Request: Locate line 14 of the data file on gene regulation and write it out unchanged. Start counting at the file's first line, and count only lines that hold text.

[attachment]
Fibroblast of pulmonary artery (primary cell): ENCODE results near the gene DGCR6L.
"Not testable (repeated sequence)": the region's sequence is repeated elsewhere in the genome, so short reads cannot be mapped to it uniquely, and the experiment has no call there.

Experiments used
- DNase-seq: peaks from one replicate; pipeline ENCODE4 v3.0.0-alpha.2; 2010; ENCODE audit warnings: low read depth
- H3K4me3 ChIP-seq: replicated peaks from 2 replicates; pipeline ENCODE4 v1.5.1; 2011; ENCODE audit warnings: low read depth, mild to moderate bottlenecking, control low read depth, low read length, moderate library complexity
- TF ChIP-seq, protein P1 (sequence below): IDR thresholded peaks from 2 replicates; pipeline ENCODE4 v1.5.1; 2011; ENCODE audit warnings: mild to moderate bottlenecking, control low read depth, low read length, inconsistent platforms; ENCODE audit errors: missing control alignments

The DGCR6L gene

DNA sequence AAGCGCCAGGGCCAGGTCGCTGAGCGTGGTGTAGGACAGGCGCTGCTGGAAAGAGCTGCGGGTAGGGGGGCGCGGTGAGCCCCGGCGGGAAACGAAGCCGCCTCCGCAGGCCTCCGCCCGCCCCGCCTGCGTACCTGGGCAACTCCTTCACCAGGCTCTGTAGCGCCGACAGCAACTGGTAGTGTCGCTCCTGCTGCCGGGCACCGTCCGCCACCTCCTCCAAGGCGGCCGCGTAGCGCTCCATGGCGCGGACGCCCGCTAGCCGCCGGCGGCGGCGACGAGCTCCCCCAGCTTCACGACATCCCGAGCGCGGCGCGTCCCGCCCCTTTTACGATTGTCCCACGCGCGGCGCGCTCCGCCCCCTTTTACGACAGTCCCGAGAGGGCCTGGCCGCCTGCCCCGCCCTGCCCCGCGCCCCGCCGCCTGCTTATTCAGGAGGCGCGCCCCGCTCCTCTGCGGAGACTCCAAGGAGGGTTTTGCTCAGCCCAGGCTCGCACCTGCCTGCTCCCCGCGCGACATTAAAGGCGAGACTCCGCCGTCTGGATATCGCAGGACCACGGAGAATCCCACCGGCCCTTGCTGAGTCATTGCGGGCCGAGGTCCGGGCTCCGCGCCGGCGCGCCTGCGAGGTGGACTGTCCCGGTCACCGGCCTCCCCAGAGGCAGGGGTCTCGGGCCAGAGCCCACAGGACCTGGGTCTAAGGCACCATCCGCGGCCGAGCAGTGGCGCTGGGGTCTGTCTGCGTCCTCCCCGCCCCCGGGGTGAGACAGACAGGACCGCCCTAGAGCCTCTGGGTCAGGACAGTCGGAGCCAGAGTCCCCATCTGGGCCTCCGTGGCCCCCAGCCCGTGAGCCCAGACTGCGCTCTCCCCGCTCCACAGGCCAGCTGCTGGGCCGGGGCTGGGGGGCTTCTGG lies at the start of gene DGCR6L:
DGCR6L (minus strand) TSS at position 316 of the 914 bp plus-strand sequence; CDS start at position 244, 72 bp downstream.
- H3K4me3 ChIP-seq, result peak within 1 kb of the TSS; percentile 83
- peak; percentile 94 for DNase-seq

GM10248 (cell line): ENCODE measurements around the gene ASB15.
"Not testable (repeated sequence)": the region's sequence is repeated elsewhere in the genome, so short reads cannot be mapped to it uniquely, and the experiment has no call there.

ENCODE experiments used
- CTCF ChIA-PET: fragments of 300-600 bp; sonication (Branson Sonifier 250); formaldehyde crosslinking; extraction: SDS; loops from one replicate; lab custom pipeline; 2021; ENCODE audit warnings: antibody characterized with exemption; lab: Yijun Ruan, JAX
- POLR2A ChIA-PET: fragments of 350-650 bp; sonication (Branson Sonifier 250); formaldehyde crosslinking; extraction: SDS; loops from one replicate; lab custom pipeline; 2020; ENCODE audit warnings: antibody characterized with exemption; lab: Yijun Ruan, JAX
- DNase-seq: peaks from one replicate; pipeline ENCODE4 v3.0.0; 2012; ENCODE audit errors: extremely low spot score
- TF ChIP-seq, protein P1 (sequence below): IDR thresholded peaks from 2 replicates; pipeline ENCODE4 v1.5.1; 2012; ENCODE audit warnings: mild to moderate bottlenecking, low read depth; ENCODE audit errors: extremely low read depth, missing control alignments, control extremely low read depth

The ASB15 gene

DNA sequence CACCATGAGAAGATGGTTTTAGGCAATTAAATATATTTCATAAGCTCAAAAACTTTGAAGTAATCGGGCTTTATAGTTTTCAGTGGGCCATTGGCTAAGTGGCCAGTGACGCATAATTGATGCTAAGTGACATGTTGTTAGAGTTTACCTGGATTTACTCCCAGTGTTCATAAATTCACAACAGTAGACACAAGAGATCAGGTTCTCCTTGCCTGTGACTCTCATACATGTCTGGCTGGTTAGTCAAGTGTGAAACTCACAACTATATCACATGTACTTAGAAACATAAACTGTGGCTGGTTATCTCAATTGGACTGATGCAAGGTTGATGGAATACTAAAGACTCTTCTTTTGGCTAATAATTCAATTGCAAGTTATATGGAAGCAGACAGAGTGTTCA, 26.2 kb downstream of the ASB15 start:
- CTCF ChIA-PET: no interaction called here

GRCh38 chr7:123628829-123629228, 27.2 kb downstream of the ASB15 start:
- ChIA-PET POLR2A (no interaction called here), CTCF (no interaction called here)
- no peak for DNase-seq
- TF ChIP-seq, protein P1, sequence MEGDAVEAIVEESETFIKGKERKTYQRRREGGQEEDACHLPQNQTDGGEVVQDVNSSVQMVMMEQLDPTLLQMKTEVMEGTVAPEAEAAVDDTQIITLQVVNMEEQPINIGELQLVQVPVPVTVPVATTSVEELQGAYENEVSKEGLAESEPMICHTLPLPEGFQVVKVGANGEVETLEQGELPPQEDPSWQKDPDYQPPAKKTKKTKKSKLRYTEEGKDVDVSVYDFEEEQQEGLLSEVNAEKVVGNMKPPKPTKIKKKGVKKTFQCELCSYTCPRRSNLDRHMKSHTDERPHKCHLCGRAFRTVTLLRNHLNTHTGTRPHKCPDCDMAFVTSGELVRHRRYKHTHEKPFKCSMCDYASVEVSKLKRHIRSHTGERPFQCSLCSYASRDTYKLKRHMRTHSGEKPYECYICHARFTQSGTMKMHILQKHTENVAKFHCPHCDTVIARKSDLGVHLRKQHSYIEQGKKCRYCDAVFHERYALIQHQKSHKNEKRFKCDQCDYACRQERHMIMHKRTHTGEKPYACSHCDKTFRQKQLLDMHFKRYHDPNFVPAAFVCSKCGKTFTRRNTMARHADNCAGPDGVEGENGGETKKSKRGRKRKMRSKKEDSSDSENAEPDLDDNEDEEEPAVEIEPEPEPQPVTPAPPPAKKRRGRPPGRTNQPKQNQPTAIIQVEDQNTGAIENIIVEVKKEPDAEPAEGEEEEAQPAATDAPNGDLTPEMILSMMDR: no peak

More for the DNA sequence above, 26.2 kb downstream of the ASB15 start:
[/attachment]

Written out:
ENCODE experiments used